12. Apr 30, 2006 #11

    SpaceTiger

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    A system that didn't self-interact at all wouldn't cool at all, since it needs some means of releasing energy. The matter in the universe cools because more and more of its energy gets converted into radiation (by interactions) and, as the universe expands, that radiation has a decreasing probability of interacting with the matter and giving the energy back. In addition, the radiation itself is redshifting and getting less energetic as the universe expands, leading to a net cooling effect on the radiation field as well.
     
  13. Apr 30, 2006 #12
  14. May 1, 2006 #13

    hellfire

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    I don't understand this. Ideal gases, that do not have interactions and undergo elastic collisions, do actually cool when they adiabatically expand. For non-relativistic ideal gases the temperature goes as T ~ 1/a and for relativistic idea gases as T ~ 1/a2.
     
  15. May 1, 2006 #14

    SpaceTiger

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    Wouldn't that be for a gas with pressure (i.e. self-interacting)? The matter component of the universe (most of it, at least) is undergoing an essentially pressureless expansion at the current epoch, so I would think there would be no change in temperature without some form of interaction. Just by conservation of energy, free-streaming non-relativistic particles ought to retain their temperature.
     
  16. May 1, 2006 #15

    hellfire

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    Why does pressure follow from self-interaction? For example, a gas of photons does not self-interact but has pressure. Am I wrong?

    On the other hand I agree that something that is pressureless does not decrease its temperature during adiabatic expansion.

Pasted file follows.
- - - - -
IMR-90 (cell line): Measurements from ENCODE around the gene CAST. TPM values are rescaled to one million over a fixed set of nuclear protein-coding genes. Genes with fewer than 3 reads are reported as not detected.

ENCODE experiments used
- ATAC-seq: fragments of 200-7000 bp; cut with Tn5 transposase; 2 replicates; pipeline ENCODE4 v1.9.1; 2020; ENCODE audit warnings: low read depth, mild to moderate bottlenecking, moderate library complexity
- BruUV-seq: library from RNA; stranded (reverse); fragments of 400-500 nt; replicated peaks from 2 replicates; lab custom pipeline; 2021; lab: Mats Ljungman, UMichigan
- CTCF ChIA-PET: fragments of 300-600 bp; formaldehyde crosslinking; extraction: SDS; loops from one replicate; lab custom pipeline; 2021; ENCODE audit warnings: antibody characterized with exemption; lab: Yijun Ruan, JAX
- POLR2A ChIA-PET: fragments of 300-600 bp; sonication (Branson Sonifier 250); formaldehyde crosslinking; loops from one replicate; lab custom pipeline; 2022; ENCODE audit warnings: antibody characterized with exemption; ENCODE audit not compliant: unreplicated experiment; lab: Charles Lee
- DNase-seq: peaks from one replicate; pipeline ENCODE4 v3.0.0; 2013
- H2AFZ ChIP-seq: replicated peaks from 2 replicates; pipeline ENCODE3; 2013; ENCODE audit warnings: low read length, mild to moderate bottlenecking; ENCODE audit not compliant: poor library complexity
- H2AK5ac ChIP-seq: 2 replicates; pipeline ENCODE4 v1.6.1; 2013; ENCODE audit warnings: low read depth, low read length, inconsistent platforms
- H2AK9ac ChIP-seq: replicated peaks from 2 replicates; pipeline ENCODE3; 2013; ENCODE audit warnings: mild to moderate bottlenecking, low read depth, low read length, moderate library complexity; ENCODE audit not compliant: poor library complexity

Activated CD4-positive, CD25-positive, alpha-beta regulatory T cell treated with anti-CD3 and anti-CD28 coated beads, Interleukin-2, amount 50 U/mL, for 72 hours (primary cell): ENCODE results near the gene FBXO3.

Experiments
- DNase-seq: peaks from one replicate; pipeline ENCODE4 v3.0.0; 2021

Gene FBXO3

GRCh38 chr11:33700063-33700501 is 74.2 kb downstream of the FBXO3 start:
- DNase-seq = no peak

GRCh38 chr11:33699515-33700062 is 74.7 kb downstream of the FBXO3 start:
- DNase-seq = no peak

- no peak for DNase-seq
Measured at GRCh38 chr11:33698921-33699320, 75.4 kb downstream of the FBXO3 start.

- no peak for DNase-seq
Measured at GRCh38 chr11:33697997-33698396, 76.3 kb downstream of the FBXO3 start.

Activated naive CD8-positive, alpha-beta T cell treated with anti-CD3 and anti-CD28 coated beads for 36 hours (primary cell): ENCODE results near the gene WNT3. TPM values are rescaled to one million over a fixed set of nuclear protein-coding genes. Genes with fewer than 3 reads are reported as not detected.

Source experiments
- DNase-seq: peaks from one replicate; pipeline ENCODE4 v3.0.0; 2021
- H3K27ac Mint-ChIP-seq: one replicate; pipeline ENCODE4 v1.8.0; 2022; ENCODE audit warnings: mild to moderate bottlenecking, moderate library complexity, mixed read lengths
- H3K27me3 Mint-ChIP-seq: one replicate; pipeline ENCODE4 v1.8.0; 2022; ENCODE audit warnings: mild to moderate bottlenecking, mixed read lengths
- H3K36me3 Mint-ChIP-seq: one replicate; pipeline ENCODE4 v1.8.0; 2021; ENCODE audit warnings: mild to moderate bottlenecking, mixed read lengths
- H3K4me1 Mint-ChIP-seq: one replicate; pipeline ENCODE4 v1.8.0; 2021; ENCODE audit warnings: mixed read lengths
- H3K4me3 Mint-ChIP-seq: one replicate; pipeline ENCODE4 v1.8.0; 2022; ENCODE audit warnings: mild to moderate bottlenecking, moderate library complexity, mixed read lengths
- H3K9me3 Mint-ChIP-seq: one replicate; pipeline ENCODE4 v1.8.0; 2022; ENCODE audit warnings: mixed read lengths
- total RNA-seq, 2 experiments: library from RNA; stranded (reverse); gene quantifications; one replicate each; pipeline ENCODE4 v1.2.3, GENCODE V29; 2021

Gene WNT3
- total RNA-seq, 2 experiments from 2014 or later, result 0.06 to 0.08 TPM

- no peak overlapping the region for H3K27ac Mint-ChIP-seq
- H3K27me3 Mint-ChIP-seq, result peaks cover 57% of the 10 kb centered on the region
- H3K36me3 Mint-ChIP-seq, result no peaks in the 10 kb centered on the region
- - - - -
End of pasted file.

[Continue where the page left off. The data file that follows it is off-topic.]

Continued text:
17. May 1, 2006 #16
    Pressure does not require self-interaction,but there is a difference between an 'ideal gas expanding' and the universe expanding.An ideal gas expanding adiabatically does work against the walls of a container(say),loses internal energy and cools down(1st law).What does the expanding universe work against?At best it can work against its own self interactions--the universe is a non-ideal gas.
     
  18. May 1, 2006 #17

    SpaceTiger

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    I was under the impression that an ideal gas cannot be made up entirely of particles that don't self-interact (like photons) -- they'd just free-stream away. When coupled to baryonic matter, photons can be part of an ideal gas, but I would say that constitutes self-interaction of the gas particles.
     
  19. May 1, 2006 #18

    hellfire

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    Thank you for your replies. gptejms' post clarified the point.
     
  20. May 1, 2006 #19

    marcus

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    I agree with the spirit of this post. the "planck wall" someone referred to cannot be shown to be anything but a creation of our minds, and an artifact of what model we happen to be using.